how to stretch

How to Stretch and the Importance Of It

Here are some tips on how to stretch before and after basketball games, and why you should stretch often.

You ever wake up one day after playing some hoops and just feel horrible? Like your body is sore and tight, and you can’t move a single inch without feeling pain? I sure have.

When I was younger, I rarely felt sore. I would play basketball or run around outside all day and would feel fine the next. But as I got older, my body got tighter and I would get sore more often. It got to the point where it started to affect my posture.

I remember when I was in college, I would play pickup basketball 2 to 3 times a week. But every once in a while, my neck and shoulders would tighten up and I wouldn’t be able to move it in certain directions without feeling pain. It would take weeks to recover.

One night, I was just watching some basketball YouTube videos and came across this Time interview with Kobe Bryant. He was just giving some tips on how to play better basketball. You know, like the generic stuff –how to shoot, how to attack the basket, and such. But the last tip he gave was that every player needs to stretch.

Via Time:

“Stretch. You better stretch. My dad still plays basketball now and the hardest part isn’t actually playing, it’s getting up in the morning the next day. That’s the hardest part for him. You got to stretch.”

I took this to heart, mainly because I was in pain from not stretching enough. So I started to stretch before every game and it helped a lot. As I got older, I started stretching before and after every game. Now, I stretch every day even if I’m not playing basketball.

Why?

Because it improves my posture and prevents muscle tightness and pain. And, keeping it real, it just feels good to stretch!

Additionally, some stretches can improve your vertical.

So to all you players out there (especially the old guys), stretch. If you don’t know how to do it, there are two ways you can go about it. You can either do a full-body stretching sequence or you can do a yoga flow, like what Kareem Abdul-Jabbar did throughout his career. This is also what the San Antonio Spurs’ David Robinson did throughout his career to prevent injuries.

Here are some examples:

Stretching Sequence

Okay, so there are two stretch sequences you should do. One is pre-game and one is post-game. For the pre-game, it is a dynamic stretch sequence and it goes like this:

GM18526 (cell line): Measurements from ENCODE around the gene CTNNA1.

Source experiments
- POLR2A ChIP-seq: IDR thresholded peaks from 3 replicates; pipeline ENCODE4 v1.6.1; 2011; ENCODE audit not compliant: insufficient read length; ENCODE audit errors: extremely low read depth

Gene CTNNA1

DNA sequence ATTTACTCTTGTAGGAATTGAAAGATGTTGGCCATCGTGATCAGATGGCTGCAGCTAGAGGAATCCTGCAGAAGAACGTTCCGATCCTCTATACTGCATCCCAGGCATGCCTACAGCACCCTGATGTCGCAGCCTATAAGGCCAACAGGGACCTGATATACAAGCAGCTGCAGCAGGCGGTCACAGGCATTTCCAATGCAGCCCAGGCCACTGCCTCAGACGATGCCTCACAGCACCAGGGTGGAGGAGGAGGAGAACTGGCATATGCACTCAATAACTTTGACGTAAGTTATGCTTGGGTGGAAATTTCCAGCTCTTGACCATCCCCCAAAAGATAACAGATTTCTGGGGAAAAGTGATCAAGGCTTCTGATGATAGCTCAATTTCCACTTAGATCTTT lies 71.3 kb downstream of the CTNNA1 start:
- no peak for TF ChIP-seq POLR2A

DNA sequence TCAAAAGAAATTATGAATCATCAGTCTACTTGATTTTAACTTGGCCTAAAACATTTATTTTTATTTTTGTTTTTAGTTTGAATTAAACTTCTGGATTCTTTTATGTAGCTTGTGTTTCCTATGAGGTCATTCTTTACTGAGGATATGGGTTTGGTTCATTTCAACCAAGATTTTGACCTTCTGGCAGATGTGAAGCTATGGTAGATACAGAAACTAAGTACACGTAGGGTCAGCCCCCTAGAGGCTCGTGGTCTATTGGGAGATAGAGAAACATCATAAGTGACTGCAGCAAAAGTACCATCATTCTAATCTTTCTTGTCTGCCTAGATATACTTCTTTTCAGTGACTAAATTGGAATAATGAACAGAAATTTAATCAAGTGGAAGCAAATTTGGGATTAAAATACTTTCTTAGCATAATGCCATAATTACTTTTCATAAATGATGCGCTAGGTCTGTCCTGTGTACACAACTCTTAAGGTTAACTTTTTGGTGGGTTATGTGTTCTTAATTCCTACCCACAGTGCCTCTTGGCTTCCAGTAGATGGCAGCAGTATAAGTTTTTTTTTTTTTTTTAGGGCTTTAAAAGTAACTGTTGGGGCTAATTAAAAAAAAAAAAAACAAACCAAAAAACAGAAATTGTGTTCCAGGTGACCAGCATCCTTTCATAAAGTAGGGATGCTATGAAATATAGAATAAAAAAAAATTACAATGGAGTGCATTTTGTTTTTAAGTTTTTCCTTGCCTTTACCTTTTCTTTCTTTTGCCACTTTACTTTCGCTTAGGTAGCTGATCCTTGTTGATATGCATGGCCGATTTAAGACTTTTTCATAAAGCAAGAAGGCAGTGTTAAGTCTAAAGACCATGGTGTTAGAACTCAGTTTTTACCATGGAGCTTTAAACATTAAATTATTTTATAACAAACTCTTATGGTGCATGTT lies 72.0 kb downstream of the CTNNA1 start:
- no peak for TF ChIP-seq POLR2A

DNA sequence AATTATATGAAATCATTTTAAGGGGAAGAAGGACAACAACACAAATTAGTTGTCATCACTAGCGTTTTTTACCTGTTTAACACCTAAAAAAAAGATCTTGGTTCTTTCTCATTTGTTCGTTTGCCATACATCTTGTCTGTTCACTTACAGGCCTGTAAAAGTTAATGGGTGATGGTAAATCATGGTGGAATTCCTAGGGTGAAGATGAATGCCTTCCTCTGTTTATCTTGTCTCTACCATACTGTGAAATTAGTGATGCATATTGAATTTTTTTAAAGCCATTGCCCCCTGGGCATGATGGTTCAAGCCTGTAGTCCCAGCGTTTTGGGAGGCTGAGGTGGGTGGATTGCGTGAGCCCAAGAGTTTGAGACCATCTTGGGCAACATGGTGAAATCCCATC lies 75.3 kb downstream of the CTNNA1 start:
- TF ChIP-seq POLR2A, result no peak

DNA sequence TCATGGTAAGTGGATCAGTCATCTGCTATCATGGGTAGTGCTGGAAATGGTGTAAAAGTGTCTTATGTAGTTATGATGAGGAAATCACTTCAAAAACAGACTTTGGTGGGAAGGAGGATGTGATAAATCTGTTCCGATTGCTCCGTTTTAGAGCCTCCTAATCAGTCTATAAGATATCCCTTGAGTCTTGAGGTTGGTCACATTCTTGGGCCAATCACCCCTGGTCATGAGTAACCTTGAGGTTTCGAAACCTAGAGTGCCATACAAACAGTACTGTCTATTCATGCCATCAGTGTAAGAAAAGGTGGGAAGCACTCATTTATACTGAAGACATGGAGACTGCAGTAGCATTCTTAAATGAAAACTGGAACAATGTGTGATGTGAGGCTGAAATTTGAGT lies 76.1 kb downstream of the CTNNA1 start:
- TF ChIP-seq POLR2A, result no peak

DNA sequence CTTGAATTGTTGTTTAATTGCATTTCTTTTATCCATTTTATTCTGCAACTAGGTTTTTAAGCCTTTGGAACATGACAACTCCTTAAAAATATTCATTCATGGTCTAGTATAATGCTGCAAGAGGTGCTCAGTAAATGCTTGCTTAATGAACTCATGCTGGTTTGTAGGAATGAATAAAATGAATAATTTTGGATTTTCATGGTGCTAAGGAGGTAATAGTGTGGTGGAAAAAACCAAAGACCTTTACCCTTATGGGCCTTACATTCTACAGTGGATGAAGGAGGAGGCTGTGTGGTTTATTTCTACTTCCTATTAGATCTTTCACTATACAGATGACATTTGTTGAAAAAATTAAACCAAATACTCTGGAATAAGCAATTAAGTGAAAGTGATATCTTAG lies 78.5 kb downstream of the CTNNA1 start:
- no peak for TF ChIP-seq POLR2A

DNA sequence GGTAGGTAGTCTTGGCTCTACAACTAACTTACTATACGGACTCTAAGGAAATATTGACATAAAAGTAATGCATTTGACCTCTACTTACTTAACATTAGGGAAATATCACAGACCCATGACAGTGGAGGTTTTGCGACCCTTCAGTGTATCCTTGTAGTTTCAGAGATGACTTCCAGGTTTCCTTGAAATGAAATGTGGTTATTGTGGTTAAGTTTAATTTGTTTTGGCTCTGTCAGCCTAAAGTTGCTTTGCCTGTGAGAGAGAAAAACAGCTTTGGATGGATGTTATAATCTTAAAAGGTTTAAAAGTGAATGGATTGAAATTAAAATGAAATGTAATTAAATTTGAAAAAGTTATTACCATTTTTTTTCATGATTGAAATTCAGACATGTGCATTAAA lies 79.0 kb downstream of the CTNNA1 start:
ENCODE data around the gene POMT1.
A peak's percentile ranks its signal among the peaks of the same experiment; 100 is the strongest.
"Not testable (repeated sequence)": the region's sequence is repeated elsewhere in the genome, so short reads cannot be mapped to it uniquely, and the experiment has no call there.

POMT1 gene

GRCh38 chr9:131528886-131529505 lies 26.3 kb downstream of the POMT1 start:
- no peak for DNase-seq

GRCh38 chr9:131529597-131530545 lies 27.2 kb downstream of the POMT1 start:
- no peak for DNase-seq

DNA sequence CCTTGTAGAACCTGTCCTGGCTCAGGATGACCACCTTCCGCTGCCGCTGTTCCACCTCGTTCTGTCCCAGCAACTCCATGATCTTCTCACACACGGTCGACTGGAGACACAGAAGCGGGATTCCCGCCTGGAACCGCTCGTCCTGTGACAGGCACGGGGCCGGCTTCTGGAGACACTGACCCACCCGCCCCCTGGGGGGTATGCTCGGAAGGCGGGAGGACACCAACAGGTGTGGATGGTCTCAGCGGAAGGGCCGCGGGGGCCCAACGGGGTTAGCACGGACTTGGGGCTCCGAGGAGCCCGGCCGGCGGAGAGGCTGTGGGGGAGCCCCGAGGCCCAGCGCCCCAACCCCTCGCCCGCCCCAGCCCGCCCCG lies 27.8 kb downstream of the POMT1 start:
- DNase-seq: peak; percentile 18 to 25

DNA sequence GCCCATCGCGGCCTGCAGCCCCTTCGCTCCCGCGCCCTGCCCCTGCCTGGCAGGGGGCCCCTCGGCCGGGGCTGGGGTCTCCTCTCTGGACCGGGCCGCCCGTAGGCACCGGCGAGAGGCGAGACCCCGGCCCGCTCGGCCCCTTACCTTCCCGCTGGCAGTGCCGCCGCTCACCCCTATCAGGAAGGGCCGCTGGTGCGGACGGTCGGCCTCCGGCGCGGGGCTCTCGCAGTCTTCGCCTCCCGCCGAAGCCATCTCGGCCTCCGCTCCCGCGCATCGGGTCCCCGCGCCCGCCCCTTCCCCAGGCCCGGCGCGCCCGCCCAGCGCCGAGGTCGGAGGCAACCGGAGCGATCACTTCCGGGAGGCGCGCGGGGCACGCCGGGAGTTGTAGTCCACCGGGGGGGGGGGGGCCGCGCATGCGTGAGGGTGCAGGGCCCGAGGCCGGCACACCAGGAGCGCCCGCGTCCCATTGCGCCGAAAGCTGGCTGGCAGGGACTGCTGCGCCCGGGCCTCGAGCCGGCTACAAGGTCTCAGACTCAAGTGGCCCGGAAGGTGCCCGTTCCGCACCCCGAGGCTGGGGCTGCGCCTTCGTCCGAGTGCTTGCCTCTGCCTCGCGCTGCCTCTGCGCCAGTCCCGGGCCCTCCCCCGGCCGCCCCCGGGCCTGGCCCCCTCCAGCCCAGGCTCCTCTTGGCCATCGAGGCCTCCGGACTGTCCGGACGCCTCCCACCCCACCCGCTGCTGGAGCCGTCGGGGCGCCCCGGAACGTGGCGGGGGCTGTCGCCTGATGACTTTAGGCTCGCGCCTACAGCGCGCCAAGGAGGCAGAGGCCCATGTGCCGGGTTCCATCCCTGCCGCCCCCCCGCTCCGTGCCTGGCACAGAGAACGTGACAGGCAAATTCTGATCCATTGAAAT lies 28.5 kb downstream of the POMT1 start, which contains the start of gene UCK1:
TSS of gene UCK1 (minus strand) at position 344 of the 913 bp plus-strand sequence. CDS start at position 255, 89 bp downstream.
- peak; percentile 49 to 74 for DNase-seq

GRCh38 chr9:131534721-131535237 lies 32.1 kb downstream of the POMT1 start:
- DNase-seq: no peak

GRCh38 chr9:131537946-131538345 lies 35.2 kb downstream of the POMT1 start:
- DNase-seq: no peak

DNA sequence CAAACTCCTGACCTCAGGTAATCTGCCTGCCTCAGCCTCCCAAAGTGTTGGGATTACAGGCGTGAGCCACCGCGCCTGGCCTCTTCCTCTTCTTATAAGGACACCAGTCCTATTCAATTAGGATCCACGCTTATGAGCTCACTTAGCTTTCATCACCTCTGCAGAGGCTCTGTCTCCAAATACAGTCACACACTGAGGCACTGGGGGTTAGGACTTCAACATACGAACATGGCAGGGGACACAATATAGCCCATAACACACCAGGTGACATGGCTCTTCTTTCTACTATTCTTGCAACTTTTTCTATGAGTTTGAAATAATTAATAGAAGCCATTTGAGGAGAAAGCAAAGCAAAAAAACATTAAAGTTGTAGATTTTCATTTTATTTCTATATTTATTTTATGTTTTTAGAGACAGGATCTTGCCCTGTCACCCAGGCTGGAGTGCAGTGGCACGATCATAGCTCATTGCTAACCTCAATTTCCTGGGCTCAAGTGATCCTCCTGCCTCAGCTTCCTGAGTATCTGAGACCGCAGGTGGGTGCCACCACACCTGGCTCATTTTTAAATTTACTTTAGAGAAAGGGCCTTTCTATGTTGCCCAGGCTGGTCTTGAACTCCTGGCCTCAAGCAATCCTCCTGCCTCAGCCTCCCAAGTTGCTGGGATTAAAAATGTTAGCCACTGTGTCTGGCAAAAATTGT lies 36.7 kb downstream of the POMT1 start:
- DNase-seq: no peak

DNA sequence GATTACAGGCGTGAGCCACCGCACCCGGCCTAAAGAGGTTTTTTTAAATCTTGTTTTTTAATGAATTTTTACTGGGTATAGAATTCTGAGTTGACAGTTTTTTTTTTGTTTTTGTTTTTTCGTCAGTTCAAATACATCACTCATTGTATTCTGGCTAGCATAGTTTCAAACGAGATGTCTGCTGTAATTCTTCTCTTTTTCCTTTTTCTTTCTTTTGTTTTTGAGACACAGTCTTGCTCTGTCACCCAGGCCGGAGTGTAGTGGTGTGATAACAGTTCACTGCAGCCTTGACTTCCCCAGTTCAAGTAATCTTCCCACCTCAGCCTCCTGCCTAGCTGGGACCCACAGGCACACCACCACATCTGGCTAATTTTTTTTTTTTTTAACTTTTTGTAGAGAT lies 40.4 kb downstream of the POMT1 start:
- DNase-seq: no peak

(Via: https://liveathletics.com/live-athletics-blog/why-proper-stretching-may-actually-improve-performance/)
  1. Front Swings
  2. Side Cross Swings
  3. Plank Walk-Outs
  4. Lunge Torso Twists
  5. Hug Into Chest Expansion
  6. March and Reach
  7. Arm Push-Back
  8. Backfist Flings
  9. Front Leg Raise Toe Tap

You can follow the instructions on the image or warm-up until your body is, well, warm. I like to do around 10-20 reps of each stretch for one round and then finish off with a shoot-around.

The second sequence is the post-game:

(Via: https://www.darebee.com/workouts/fighters-stretching-workout.html)

For this set of stretches, I like to hold each for 10-20 seconds (like the image suggests). I also do a lot of these stretches (the top and bottom row) before I sleep every night.

Yoga Flow

For the yoga flow, you can pick any that you are comfortable or familiar with. But I’m going to share the simplest one, called “Sun Salutation.” The reason why I’m choosing this one is that it’s for beginners and it’s the one I do.

For this, you could do it for both pre and post-game. However, I like to switch things up. I tend to do this yoga flow for my pre-game stretch and then do the post-game sequence after the game.

Anyway, here’s the “Sun Salutation” flow:

READ MORE: The Steve Nash Basketball Workout

I cannot stress the importance of stretching enough. It prevents injuries, loosens your body so that you can move the next day, and can improve your posture. Not only that, it is a great way to get the blood flowing after hours of just sitting around.

So give these stretch sequences and yoga flow a try.